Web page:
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Faure: Requiem & Other Choral Music / Rutter, Cambridge Singers

Faure / Cambridge Singers / Rutter
Release Date: 09/14/2010 
Label:  Collegium Records   Catalog #: 520   Spars Code: n/a 
Composer:  Gabriel Fauré
Performer:  John ScottCambridge SingersCaroline AshtonSimon Standage,   ... 
Conductor:  John Rutter
Number of Discs: 1 
Recorded in: Stereo 
Length: 1 Hours 3 Mins. 

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Notes and Editorial Reviews

This is the recording, originally released in 1984, that presented John Rutter’s edition of the “1893” version of Fauré’s Requiem, the composer’s revision of his original conception (from 1888) for small orchestra that had remained unpublished and unperformed since the 1890s. Although there have since been many other recorded performances of Rutter’s edition (including a fine one by the Corydon Singers on Hyperion), this one remains an excellent account of the “real” Requiem, effectively supplanting—in a purely musical sense—the best-known yet injudiciously-scored version from 1900 for full orchestra. The soloists are first-rate, the choral sopranos are sublime (producing a lovely sound akin to the quality of boy trebles, who Read more originally would have sung the piece), and Rutter’s pacing is ideal. The disc is filled out with gorgeous works for women’s voices and organ and the overrated yet oft-performed Cantique de Jean Racine. The sound is not as clear and detailed as we’d like in full sections of the Requiem, but this is not a very big deal. This should be in every choral lover’s library.

-- David Vernier, ClassicsToday.com [8/2011]
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Works on This Recording

1.
Requiem, Op. 48 by Gabriel Fauré
Performer:  John Scott (Organ), Cambridge Singers (Voice), Caroline Ashton (),
Simon Standage (Violin), Stephen Varcoe ()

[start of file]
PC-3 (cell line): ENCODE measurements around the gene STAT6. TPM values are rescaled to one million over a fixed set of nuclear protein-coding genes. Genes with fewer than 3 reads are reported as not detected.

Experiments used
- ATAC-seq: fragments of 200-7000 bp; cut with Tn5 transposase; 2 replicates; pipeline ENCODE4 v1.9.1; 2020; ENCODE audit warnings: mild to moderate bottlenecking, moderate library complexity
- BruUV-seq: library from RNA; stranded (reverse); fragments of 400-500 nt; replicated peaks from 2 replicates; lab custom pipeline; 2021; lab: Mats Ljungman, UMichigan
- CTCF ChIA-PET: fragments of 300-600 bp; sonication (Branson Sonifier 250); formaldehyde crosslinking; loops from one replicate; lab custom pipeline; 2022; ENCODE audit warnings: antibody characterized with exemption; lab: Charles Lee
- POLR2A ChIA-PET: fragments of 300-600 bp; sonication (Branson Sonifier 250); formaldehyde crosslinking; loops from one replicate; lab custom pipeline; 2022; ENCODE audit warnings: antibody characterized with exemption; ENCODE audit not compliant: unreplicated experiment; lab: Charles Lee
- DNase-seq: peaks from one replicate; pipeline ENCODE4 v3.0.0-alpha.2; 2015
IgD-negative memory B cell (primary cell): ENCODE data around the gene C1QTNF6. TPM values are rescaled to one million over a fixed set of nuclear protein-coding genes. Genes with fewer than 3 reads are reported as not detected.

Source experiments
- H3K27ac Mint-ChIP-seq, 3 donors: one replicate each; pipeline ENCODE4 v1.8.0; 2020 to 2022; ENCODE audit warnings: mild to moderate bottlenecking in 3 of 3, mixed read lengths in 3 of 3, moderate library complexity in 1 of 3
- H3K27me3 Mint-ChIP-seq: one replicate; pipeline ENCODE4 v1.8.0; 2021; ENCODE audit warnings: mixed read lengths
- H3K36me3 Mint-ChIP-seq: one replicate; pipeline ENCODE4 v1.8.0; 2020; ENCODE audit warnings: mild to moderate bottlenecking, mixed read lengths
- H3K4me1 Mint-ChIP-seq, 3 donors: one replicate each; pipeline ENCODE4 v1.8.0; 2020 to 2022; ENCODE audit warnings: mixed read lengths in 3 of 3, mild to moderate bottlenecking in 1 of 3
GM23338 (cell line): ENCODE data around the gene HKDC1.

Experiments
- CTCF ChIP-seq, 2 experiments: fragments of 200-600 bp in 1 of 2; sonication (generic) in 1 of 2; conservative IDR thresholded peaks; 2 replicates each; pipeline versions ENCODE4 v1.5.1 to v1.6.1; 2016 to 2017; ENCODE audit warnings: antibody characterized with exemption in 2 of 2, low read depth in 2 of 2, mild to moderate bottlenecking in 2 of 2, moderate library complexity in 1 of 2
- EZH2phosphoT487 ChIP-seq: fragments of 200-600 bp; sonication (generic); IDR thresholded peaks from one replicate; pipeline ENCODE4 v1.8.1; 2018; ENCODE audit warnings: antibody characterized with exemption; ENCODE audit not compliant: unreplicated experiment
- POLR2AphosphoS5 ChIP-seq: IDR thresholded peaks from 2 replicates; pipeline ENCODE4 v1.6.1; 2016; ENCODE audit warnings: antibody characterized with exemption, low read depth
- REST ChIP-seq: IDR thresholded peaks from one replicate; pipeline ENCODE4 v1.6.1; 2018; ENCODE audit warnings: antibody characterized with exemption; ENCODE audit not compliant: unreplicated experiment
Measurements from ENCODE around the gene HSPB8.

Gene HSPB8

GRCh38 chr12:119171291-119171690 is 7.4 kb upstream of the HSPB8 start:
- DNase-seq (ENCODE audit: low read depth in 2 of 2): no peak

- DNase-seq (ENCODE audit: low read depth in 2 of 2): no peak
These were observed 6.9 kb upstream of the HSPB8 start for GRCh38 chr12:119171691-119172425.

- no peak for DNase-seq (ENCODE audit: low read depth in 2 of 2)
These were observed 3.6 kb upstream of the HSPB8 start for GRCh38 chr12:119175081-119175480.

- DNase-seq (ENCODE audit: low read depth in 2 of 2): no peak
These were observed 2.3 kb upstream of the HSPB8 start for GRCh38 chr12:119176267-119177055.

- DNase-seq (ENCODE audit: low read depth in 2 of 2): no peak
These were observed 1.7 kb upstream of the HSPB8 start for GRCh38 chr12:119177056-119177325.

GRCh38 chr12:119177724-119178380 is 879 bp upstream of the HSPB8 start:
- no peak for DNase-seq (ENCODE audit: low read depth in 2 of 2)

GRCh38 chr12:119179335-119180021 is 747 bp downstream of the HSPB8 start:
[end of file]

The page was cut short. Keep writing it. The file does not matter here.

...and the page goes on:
Conductor:  John Rutter
Period: Romantic 
Written: 1887-1890; France 
Date of Recording: 01/1984 
Venue:  Great Hall, University College, London, 
Length: 33 Minutes 18 Secs. 
2.
Ave Maria in A flat major, Op. 67 no 2 by Gabriel Fauré
Performer:  John Scott (Organ), Cambridge Singers (Voice), Caroline Ashton (),
Simon Standage (Violin), Stephen Varcoe ()
Conductor:  John Rutter
Period: Romantic 
Written: 1894-1895; France 
Date of Recording: 01/1984 
Venue:  Great Hall, University College, London, 
Length: 1 Minutes 58 Secs. 
3.
Maria Mater gratiae, Op. 47 no 2 by Gabriel Fauré
Performer:  John Scott (Organ), Cambridge Singers (Voice), Caroline Ashton (),
Simon Standage (Violin), Stephen Varcoe ()
Conductor:  John Rutter
Period: Romantic 
Written: 1888; France 
Date of Recording: 01/1984 
Venue:  Great Hall, University College, London, 
Length: 2 Minutes 52 Secs. 
4.
Cantique de Jean Racine, Op. 11 by Gabriel Fauré
Performer:  Caroline Ashton (), Cambridge Singers (Voice), Simon Standage (Violin),
John Scott (Organ), Stephen Varcoe ()
Conductor:  John Rutter
Period: Romantic 
Written: 1865; France 
Date of Recording: 01/1984 
Venue:  Great Hall, University College, London, 
Length: 6 Minutes 46 Secs. 
5.
Messe basse by Gabriel Fauré
Performer:  Caroline Ashton (), Ruth Holton (), Cambridge Singers (Voice),
John Scott (Organ), Simon Standage (Violin), Stephen Varcoe ()
Conductor:  John Rutter
Period: Romantic 
Written: 1882/1906; France 
Date of Recording: 01/1984 
Venue:  Great Hall, University College, London, 
Length: 10 Minutes 17 Secs. 
6.
Offertoires (2) for vocal soloists, chorus & organ, Op. 65 by Gabriel Fauré
Performer:  John Scott (Organ), Nicola-Jane Kemp (), Cambridge Singers (Voice),
Caroline Ashton (), Ruth Holton (), Simon Standage (Violin),
Stephen Varcoe ()
Conductor:  John Rutter
Period: Romantic 
Written: 1894 
Date of Recording: 01/1984 
Venue:  Great Hall, University College, London, 
Length: 6 Minutes 17 Secs. 

Customer Reviews

Average Customer Review:  1 Customer Review )
 First Rate Presentation January 22, 2016 By Joseph Erdeljac (West Chester, PA) See All My Reviews "This lovely and mystical composition is a standard of the choral repertory. This recording, however, stands out because the delicacy of the work is expertly interpreted. One is literally transported by the choral sound to higher realms. At times you would swear that you were listening to a boy's choir when the women sing. I have a number of recordings of this work and this one surpasses most of the others." Report Abuse
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